Sticking out of the ground beside popping fumeroles, looking just like miniature grave markers, were dozens of forked sticks supporting burned cigarettes. I told Annette I’d seen the same thing in the jungle.

“Ah!” she said, smiling. “It’s a ritual to ensure your safety down the volcano!” She squatted down in front of the fumerole and held her lit cigarette over it. “If it flares,” she explained. “You’ll have a safe journey. If it dies, you’re in for trouble.”

Hers flared like a firecracker. Mine blew out faster than you could say “Got a light?”

“Bloody superstitious nonsense…” I muttered, and stomped away.

We’d decided to come down the wooded side of the volcano, because it was cooler, greener and the few hundred excavated steps were am easier descent, or so the guidebook promised, before the jungle eased out near a sulphur processing plant and a hot spring.

Stefan and Annette advanced to test the terrain, so to speak, and for a while I was able to follow their nicotine trail of forked sticks, comforted by the distant booming of the processing plant and the cacophony of the jungle. I had, for company, some large flapping butterflies, the whooping of gibbons, darting lizards and bleating frogs. I was happy, sauntering down the jungle, singing some Amazonion flute music from the movie The Mission.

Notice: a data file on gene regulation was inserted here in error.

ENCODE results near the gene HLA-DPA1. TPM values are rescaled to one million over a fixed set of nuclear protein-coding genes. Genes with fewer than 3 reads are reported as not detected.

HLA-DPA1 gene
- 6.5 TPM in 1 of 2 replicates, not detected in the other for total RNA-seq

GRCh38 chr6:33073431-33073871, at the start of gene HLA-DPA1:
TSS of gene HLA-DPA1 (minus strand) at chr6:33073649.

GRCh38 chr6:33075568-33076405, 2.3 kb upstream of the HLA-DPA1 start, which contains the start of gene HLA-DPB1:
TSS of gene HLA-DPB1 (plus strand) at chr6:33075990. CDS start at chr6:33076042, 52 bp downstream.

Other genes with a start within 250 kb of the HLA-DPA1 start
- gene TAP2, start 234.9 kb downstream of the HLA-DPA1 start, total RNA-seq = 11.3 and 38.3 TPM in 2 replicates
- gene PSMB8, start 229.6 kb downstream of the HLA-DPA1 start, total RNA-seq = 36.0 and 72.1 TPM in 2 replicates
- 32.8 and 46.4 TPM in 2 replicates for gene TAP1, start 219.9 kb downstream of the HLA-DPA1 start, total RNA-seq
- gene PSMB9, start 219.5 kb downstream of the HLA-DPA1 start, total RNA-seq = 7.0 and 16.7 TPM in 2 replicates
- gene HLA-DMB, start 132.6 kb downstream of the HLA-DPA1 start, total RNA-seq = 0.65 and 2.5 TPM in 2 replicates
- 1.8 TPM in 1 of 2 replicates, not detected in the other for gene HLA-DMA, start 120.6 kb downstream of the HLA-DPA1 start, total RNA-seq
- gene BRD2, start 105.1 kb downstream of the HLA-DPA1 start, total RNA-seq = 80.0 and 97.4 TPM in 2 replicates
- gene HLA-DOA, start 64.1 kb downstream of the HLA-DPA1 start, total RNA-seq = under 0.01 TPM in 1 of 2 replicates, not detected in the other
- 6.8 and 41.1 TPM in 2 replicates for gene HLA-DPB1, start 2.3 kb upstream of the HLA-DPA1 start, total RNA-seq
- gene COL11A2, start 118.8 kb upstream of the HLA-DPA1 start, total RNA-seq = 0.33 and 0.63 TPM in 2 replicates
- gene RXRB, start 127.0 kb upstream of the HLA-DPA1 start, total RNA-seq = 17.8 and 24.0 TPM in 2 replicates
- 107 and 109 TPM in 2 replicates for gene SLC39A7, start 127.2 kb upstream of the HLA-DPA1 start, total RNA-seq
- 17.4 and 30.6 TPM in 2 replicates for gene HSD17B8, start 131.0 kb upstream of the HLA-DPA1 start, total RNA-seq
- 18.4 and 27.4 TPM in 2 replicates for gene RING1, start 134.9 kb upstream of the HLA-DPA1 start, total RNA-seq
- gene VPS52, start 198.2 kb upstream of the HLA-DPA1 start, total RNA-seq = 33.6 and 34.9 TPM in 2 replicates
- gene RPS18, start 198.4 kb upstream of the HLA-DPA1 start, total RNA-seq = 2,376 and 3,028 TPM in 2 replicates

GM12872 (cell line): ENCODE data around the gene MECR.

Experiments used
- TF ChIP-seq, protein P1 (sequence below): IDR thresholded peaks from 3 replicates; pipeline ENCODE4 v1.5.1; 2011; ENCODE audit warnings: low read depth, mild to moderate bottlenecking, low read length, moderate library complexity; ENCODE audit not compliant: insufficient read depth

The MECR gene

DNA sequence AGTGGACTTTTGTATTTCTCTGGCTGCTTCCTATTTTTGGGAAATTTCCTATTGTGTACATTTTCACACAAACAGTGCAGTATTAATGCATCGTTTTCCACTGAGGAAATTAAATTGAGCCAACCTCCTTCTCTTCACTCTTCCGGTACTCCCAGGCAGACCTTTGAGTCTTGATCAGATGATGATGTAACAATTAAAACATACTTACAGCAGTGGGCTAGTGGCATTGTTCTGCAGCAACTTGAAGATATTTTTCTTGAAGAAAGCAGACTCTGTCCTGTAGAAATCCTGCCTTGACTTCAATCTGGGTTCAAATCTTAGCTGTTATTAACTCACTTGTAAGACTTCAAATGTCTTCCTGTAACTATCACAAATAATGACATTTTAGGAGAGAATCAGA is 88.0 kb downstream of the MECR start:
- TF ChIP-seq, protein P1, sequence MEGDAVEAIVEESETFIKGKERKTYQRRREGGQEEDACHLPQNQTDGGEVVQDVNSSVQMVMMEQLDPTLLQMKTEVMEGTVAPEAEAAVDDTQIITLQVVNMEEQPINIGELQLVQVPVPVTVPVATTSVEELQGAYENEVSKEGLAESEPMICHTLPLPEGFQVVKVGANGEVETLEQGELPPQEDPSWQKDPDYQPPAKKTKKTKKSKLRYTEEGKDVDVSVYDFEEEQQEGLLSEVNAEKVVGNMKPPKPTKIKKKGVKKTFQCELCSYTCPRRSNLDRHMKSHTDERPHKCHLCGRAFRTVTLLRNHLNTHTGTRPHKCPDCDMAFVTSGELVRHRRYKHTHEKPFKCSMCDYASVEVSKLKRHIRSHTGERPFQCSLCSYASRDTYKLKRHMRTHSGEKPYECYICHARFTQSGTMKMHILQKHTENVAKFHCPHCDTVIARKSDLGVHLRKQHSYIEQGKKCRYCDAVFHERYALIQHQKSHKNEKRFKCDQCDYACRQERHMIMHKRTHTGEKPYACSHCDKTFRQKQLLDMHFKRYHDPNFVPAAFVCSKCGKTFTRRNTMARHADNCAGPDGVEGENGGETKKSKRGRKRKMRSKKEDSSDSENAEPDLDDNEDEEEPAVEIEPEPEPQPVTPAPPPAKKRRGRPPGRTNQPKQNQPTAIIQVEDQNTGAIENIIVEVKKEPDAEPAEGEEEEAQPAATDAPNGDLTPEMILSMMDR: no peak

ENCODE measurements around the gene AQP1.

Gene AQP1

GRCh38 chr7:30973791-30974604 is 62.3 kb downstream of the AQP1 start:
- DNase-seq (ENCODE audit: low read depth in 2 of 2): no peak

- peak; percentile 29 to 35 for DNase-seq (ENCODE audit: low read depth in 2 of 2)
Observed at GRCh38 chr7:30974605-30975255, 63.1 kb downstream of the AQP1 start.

My mudcaked boots grew heavier with each step and there were times I doubted that I’d be able to lift them from the mushy ground. Then the sky opened on my head. All the water of the earth fell at my feet, and secure footings were washed away in a rapid river of mud. In the blinding deluge, I grabbed a thin poncho from my pack and tried to cover my cameras and my body, but the poncho clung to me as if it was made of plastic wrap. Protecting my cameras was more important than being able to move, so with my hands restrained at my sides, I began the gingerly descent.

Until I mistook the puddle for a rock.

So there I was, having the ride of my life, grabbing onto roots that left their moorings as I hurtled past, getting slapped in the face by lunatic lianas, slamming into rocks soft with moss, and praying that my cameras were sufficiently insured. The rain came in solid sheets, frogs rode tidal waves of mud, and I was covered by a bodypack of marinated leaves, a health treatment I didn’t need right at that moment.

The equatorial roller coaster did, eventually, cease, and I, bruised, bleeding, and in tears, checked to see that I hadn’t left some vital parts of my anatomy behind.

A cigarette in a forked stick mocked me from a cave shelter. “Annette?” I called as bravely as I could, but there was no human reply. “Stefan!” I was so keen to see them I decided I’d even settle for their smoking. All I got for my efforts were replies from a couple of screeching parrots and the resumption of the cicadas’ chorus.